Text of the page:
MALETZ, Senior Judge.
Plaintiffs appeal from the district court's entry of summary judgment for defendants in a contract and ERISA action. For the reasons that follow, the judgment below is affirmed in part and reversed and remanded in part.
The action arises from a so-called "spin-off" transaction, in which defendant Healthco, Inc. (Healthco) sold the assets and liabilities of its Medical Division to Foster Medical Distribution Corporation (Foster) — which is not a party to this action — for approximately $28 million. The sale agreement, which is dated December 31, 1980, provided (1) that employees of Healthco's Medical Division would become employees of Foster and (2) that defendants Healthco and its employees' pension plan (Healthco Plan) would transfer pension assets and liabilities applicable to these employees to plaintiff Foster Medical Corporation Employees' Pension Plan (Foster Plan). Plaintiffs-appellants — the Foster Plan and its Administrative Committee — contend that the pension funds transferred by defendants were insufficient to fulfill their contractual and statutory obligations.
More specifically, in September 1981, defendants-appellees, Healthco and the Healthco Plan, transferred funds in the amount of $1,132,642 to the Foster Plan. As of December 31, 1980, the Healthco Plan's assets were $6,330,076, while its liabilities were only $5,073,846, leaving a surplus, or "overfunding," of $1,256,230. Plaintiffs' primary claim is that they were entitled to a pro rata share of this surplus, amounting to approximately $260,000. This entitlement, they maintain, arises under (1) the December 31, 1980 agreement and (2) the Employee Retirement Income Security Act of 1974 (ERISA), 29 U.S.C. §§ 1001-1461 (1982). In addition, plaintiffs claim that defendants are obligated to pay them the sum of $37,104 pursuant to a provision of the sale agreement known as the "full funding warranty," which required Healthco to "fully fund the Healthco Plan Benefits of all the [Medical] Division's employees."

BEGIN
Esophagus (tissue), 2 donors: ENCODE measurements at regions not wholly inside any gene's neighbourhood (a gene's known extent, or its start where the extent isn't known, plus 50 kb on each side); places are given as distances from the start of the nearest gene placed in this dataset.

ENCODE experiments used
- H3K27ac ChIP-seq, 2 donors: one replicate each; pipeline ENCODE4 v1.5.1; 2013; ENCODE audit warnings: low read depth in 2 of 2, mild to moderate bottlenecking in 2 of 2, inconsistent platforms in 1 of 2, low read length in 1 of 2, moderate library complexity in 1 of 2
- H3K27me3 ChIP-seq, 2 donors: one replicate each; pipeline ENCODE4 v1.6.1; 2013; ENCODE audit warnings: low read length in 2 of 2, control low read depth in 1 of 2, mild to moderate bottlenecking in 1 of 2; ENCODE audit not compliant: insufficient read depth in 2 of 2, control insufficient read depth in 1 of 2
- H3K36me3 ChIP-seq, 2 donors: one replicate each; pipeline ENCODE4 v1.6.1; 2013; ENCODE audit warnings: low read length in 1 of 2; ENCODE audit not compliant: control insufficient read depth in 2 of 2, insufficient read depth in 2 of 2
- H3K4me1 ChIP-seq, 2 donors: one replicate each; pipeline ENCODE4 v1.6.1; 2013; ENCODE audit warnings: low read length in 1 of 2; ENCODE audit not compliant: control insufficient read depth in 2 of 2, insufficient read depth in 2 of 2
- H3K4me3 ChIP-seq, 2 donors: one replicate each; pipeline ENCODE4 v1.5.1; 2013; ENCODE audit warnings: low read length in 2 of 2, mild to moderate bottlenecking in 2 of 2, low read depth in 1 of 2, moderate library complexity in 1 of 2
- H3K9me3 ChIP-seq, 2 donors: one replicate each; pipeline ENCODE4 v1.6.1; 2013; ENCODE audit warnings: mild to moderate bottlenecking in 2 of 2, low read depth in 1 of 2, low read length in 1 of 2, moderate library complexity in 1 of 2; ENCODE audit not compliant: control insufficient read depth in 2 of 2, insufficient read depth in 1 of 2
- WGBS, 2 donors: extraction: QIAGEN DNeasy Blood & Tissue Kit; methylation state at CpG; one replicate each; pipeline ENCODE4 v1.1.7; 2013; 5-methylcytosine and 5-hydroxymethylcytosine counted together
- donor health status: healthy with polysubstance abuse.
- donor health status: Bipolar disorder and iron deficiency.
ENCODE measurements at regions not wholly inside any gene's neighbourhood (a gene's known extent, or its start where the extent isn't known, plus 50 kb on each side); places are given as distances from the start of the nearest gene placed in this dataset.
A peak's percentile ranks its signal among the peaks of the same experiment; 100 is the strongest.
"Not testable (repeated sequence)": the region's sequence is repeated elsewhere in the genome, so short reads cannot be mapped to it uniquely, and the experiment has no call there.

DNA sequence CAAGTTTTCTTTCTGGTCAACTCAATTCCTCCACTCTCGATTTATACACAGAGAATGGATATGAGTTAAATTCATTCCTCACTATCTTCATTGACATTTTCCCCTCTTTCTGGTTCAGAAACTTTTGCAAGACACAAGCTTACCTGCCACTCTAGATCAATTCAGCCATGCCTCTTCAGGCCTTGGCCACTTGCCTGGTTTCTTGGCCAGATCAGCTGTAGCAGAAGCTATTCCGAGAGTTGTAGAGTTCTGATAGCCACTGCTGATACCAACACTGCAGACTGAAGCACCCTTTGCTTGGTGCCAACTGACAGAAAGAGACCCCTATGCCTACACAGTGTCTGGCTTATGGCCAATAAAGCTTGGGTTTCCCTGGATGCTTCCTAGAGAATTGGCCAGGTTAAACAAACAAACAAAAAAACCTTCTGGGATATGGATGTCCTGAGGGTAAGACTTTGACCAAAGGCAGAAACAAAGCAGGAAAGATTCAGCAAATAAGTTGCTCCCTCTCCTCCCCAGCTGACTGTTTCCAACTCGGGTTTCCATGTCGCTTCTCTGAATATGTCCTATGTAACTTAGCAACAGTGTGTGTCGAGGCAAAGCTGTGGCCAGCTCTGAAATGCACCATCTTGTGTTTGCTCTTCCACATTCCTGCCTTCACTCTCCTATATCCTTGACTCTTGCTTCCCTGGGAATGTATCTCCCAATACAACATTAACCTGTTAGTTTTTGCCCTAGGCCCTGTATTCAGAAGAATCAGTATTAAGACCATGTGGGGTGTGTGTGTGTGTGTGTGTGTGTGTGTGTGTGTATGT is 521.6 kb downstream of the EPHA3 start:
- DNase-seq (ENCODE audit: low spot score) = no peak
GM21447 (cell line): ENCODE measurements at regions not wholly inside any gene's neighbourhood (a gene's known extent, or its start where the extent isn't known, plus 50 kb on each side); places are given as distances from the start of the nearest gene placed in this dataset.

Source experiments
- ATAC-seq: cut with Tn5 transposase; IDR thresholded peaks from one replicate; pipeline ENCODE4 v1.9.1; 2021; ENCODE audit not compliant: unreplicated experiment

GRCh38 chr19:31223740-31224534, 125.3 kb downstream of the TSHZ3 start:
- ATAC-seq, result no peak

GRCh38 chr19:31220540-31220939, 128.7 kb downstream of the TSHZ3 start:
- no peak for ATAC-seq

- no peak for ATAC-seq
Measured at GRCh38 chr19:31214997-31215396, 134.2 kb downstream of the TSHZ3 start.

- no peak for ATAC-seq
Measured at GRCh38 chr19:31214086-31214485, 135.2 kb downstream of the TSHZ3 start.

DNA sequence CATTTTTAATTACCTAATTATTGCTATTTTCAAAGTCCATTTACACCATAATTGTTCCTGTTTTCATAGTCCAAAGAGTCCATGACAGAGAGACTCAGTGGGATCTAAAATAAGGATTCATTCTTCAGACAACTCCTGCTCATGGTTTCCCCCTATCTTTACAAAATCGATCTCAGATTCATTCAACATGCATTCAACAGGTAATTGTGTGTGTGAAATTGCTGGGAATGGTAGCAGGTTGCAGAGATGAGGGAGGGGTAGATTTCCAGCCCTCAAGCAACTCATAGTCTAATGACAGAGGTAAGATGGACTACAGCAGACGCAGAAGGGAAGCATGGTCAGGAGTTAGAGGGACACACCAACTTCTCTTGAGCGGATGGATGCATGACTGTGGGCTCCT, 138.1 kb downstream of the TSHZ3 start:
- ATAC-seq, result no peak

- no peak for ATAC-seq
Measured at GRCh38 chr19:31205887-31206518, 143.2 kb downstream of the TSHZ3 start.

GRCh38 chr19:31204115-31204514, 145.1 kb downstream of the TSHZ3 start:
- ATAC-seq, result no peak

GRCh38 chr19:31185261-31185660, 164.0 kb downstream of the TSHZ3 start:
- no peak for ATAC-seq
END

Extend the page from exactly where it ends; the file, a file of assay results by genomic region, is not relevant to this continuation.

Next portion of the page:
The district court — which had before it plaintiffs' motion for partial summary judgment on the issue of liability and defendants' motion for summary judgment on all issues — held, in an unpublished memorandum and order, that the Healthco defendants had fully satisfied their obligations and therefore entered summary judgment in their favor. This appeal by plaintiffs followed.
The focus of the parties' dispute is section X of the December 1980 agreement, which deals with transfer of pension funds. It provides:
II. Contentions of the Parties
Plaintiffs-appellants contend that the district court erred (1) in failing to consider whether Healthco satisfied section X's warranty that the assets transferred would "fully fund the Healthco Plan Benefits" of the employees; (2) in holding that no part of the Healthco Plan's surplus was "attributable to" Medical Division employees; and (3) in failing to consider whether Healthco's refusal to transfer any portion of the Healthco Plan's surplus violated fiduciary duties under ERISA. In particular, plaintiffs argue (1) that the assets transferred fell $37,104 short of satisfying the full funding warranty; (2) that section X, in using the phrase "attributable to," required defendants to transfer a pro rata share of the Healthco Plan's surplus, in the amount of approximately $260,000, over and above the amount necessary to satisfy the full funding warranty; and (3) that Healthco's refusal to transfer such a pro rata share also violated a fiduciary duty.
Defendants respond (1) that plaintiffs' allegation of a $37,104 shortfall was not timely asserted; (2) that "attributable to" means no more than the amount necessary to fully fund the defined benefits; and (3) that Healthco violated no fiduciary duty.
III. The Full Funding Warranty
The district court's memorandum did not specifically address plaintiffs' contention that the sum transferred by Healthco was $37,104 short of satisfying section X's full funding warranty. Indeed, the court assumed that plaintiffs were satisfied that the $1,132,642 transferred was sufficient "to `fully fund' liabilities." Plaintiffs argue, to the contrary, that defendants breached the full funding warranty and that the court failed to consider the issue.